11. My parents taught me the importance of writing, expressing gratitude, and civic responsibility. They taught me to write letters to keep in touch with relatives, to express appreciation, to bring joy to others, and to share my ideas to impact change. They showed me my voice mattered and instilled confidence in me to speak up. I remember when I was a child, there was a snowstorm on Election Day. My parents explained that they were going to drive in the inclement weather to vote because it would take much more than snow to stop them from exercising their rights.
12. My parents loved me. They hugged and kissed me and told me how much they cared about me. They helped me cope with a speech impediment and taught me to be comfortable in my own skin. Their unconditional love made my childhood good. I didn’t realize how good it was until I grew up and volunteered to help abandoned and abused children.
13. My parents sacrificed for me. I remember going to the orthodontist when I was 13. The doctor told my father that I could get a retainer or braces. We couldn’t afford braces. I can remember my father saying, “This is going to affect how he looks for the rest of his life. We’ll pay the extra money.” He was so thoughtful, caring, and generous.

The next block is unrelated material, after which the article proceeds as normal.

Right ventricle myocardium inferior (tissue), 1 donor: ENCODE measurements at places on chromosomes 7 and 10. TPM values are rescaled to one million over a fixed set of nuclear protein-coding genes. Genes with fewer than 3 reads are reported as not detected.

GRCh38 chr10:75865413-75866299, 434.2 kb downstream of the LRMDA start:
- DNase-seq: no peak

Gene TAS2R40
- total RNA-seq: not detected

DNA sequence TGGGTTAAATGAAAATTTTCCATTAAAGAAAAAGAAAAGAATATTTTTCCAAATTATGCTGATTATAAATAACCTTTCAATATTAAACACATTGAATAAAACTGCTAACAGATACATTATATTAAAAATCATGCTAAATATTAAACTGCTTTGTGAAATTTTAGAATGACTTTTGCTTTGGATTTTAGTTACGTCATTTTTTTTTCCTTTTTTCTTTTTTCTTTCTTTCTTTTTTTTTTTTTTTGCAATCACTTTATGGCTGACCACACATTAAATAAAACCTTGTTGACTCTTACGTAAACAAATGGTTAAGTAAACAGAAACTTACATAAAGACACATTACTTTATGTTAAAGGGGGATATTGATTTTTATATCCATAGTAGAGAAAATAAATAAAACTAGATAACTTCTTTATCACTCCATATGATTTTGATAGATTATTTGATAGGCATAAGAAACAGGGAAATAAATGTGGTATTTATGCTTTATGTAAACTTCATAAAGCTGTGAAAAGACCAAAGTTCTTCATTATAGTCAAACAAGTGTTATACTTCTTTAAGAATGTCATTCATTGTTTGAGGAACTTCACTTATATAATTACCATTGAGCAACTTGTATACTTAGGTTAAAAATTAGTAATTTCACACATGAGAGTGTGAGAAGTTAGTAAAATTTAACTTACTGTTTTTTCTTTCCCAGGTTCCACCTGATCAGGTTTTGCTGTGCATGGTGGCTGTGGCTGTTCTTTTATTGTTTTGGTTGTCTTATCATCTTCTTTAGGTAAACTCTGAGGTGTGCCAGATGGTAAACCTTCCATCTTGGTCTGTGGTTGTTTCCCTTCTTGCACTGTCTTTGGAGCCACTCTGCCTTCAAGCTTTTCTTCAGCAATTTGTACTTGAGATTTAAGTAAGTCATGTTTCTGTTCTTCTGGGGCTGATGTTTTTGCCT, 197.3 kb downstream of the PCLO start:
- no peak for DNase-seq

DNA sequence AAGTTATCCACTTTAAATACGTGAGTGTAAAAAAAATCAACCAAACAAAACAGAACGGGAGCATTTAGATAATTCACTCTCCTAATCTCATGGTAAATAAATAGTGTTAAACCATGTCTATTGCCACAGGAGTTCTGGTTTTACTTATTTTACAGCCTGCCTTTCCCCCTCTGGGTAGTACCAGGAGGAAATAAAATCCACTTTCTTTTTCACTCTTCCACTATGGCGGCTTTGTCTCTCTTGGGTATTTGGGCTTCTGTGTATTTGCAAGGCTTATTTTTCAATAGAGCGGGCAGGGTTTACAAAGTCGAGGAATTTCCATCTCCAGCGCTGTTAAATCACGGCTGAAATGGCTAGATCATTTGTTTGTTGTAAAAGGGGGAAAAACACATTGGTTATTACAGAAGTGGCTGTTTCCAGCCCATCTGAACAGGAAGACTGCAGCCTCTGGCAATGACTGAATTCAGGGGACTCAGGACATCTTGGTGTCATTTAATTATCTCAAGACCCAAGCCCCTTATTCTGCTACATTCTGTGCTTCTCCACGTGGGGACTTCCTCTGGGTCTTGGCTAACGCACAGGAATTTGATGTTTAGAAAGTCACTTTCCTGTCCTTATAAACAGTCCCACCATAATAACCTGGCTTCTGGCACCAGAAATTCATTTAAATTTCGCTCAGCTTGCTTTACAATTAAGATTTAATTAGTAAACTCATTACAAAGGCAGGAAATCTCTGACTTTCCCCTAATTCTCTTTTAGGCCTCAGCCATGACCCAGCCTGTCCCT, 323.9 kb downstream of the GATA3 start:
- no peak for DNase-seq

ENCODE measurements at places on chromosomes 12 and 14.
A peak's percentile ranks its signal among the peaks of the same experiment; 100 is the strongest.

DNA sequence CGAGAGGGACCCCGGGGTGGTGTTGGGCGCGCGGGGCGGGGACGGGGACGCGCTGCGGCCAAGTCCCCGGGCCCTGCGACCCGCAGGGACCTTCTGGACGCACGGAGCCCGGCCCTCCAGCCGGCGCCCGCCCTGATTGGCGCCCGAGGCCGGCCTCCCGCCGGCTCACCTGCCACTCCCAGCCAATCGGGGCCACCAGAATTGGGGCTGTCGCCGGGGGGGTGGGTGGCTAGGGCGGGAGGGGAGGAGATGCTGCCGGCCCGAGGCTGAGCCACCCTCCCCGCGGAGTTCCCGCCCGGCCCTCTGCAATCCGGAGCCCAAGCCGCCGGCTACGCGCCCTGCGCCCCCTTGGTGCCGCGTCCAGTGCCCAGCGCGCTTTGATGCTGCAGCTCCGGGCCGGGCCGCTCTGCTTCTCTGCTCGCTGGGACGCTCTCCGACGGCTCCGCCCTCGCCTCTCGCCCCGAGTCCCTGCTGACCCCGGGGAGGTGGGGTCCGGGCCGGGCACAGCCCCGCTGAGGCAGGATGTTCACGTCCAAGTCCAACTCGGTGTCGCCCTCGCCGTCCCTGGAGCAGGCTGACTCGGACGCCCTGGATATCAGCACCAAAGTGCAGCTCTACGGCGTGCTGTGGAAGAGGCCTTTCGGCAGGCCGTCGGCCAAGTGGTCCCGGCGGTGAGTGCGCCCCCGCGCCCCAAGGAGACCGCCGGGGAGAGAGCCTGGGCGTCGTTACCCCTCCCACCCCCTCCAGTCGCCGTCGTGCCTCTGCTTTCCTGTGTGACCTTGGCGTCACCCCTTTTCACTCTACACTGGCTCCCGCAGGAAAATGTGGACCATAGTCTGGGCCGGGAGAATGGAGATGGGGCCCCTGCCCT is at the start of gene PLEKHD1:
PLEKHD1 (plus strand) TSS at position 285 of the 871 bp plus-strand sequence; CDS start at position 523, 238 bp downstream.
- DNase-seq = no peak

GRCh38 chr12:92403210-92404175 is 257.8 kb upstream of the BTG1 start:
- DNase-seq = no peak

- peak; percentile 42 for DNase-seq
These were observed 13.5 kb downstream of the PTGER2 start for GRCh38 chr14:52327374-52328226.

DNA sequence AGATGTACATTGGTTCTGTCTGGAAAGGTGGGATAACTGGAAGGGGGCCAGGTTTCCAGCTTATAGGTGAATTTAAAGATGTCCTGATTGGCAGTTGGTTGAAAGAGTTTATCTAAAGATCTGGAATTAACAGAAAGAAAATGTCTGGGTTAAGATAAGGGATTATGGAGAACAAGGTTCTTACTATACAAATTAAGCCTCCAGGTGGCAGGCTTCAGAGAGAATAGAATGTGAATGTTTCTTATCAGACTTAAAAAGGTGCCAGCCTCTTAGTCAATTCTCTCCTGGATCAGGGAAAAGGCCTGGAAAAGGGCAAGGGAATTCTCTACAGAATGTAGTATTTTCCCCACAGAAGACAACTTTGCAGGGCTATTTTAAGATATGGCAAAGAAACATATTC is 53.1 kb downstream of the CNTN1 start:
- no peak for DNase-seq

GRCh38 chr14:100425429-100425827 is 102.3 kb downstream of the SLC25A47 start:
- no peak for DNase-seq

14. My parents never put pressure on me. My father often told me that my school grades are my grades. He said I should take more pride in them than anyone. As a result, I felt comfortable to be myself and do my best. It was easy to make my parents proud.
15. My parents always cheered for me. Whether I was writing for a newspaper, playing little league, running for office, starting a business, or applying for a new job, they were always rooting for me. They showed interest in everything I did and they were always present in my life. I still remember my father showing up directly from work cheering for me in his suit on the little league bleachers. My parents also appreciated and encouraged my sense of humor and laughed at my impersonations of my teachers. They gave me confidence to be funny.